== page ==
Two aspects where language and culture intertwine are diminutives and honorifics. Diminutives are the ways in which we change a word to indicate that it is smaller, younger or more familiar. Honorifics are ways in which we honor people by showing respect through our words. In our first language, we are taught by our parents and our society how to do both. When we learn a second language, we discover that there are different ways to do both, based on both culture and language. Our students encounter these differences between their home culture and English. As ESL teachers, we can begin to give them a glimpse into the how and why of what we do.
Let’s take diminutives as our first example. A young man may be called Johnny and decide when he is older that that sounds childish, asking people to call him John. Yet, he may still be flattered when his mother calls him Johnny. This demonstrates how diminutives work. In English, we can take many names and add “y” (or double the consonant and add “y”) and John becomes “little John”. The person himself may no longer be small, but the term still works because it is also familiar or loving. Other languages do the same: German adds –chen or – (e)le and Karl becomes Karlchen and Hanna becomes Hannele. In French –ette can turn Ann into Annette. It is common for diminutives to be different for men than for women and some people are named a diminutive form from birth (e.g., Lynnette, Jeannette, Jerry). An interesting activity in an ESL class would be to find out how diminutives are created in the home languages of your students and have them share whether their names can be changed. They might have noticed attempts by English speakers to do the same with their name. My father, Reinhold, encountered many Canadians who tried out “Reiny” on him. This discussion may clear up previous misunderstandings about diminutives and their uses.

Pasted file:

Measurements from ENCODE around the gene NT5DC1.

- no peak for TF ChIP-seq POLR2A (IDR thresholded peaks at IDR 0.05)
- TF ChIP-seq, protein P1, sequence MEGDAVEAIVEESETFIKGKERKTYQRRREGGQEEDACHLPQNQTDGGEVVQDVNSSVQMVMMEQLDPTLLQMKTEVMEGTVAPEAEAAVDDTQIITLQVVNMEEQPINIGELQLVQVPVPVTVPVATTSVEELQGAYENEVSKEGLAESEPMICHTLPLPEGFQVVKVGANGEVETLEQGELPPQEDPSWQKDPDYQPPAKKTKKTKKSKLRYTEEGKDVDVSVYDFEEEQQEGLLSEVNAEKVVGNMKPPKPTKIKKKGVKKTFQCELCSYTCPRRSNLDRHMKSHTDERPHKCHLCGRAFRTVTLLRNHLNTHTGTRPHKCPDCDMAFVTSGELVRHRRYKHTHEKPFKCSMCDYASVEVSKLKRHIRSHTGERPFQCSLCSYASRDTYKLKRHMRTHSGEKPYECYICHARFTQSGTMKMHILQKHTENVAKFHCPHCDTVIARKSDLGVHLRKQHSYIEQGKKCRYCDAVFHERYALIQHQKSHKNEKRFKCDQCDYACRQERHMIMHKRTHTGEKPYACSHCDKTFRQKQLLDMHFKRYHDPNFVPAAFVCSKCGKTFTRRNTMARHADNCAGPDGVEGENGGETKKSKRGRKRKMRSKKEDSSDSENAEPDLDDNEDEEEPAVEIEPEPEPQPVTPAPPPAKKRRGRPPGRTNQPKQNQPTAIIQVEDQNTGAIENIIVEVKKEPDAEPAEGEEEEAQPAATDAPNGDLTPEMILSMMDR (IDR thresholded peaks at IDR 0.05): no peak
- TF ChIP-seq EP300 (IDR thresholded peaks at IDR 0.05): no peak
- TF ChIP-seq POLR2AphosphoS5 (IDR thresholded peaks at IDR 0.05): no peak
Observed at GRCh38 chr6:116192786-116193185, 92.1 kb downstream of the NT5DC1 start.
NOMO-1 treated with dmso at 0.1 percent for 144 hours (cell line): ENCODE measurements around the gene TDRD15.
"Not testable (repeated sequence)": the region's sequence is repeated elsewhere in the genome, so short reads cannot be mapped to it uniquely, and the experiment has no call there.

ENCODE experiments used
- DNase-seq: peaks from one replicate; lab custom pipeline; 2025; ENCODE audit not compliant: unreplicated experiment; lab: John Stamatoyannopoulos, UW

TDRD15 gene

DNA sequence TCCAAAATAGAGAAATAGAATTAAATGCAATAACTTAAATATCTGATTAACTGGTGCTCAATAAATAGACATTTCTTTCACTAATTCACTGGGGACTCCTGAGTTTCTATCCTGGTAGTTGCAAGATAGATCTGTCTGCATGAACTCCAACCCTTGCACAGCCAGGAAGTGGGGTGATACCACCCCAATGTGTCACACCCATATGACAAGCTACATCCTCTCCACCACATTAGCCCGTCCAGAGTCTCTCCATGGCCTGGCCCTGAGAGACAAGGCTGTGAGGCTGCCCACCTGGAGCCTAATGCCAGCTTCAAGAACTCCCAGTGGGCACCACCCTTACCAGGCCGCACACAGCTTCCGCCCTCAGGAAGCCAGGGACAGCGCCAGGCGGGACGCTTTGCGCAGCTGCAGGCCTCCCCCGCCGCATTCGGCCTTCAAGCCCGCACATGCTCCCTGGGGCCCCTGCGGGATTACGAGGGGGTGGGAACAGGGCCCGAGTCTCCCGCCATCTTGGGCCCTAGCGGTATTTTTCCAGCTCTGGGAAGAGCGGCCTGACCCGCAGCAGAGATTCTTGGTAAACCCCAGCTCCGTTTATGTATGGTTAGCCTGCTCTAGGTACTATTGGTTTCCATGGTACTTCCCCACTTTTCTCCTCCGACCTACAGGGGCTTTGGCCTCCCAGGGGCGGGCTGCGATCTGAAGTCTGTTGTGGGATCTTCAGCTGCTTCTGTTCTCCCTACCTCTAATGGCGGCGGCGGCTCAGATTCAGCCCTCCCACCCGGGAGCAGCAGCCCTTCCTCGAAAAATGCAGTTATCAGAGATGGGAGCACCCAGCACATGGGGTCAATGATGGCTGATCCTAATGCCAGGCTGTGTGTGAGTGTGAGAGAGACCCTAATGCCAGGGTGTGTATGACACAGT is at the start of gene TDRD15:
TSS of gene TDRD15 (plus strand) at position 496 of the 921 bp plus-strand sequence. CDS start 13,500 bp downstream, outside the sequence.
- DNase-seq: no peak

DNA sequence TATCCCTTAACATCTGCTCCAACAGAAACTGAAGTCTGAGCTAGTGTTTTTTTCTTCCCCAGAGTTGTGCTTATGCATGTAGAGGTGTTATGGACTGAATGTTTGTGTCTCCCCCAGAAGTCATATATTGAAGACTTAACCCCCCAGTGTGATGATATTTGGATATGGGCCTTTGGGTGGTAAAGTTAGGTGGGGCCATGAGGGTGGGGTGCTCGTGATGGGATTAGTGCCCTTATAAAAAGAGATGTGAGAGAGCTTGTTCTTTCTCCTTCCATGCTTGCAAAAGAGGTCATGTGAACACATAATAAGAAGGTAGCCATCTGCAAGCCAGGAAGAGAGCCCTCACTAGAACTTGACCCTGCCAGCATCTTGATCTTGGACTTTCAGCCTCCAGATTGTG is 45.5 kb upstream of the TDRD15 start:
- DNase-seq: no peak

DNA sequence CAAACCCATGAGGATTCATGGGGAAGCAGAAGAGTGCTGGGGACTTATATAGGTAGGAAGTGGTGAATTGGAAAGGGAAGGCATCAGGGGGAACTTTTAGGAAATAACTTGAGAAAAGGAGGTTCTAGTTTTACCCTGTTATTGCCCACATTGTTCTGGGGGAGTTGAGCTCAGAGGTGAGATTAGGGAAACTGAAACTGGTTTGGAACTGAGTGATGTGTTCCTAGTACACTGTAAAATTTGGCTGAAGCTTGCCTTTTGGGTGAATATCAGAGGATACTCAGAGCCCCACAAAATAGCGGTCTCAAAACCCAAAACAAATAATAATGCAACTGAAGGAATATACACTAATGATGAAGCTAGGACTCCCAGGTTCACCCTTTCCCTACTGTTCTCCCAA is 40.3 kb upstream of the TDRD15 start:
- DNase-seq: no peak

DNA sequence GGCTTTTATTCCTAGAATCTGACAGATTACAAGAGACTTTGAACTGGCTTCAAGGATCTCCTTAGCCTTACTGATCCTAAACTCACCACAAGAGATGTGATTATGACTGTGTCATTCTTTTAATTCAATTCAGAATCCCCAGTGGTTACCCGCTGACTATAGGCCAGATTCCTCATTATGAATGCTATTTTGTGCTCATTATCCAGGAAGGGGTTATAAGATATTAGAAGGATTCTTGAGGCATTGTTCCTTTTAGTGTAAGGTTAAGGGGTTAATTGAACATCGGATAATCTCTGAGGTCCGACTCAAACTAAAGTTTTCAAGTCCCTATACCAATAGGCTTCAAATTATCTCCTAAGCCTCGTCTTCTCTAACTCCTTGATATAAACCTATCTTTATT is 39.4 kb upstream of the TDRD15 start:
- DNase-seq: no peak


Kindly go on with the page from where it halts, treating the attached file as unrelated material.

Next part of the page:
Honorifics fits into this discussion as well. It is intimidating to be in a new culture and be uncertain as to whether you are showing the appropriate degree of respect. In English we do this through titles (eg.., Rev., Dr., Mr., Mrs., Ms.) and the addition of “sir” or “madam” to our sentences (e.g., “Excuse me sir, can you explain to me how I fill out this form?). In other languages, respect can be conveyed through the choice of pronoun or form of verb. Languages such as Chinese, Japanese and Korean have very developed systems of honorifics. These are also changing systems, so speakers may return to their country of origin only to discover that their notion of honorifics has changed in the years of their absence. Older Canadians can attest to the same phenomenon. A visit to the doctor used to involve being addressed as Mrs. Smith by Dr. Doe and now may involve as discussion between Betty and her doctor Bob. What to expect and how to negotiate these sometimes delicate situations are all aspects of Canadian culture that make for interesting discussions in our ESL classes.
I encourage you to work either of these two discussions into your ESL classes. The interconnections between language and culture are not always obvious to us or our students. When we are open to discussing them, we save our students future embarrassment or confusion. At the very least we can teach them the phrases needed to negotiate potential culture clashes.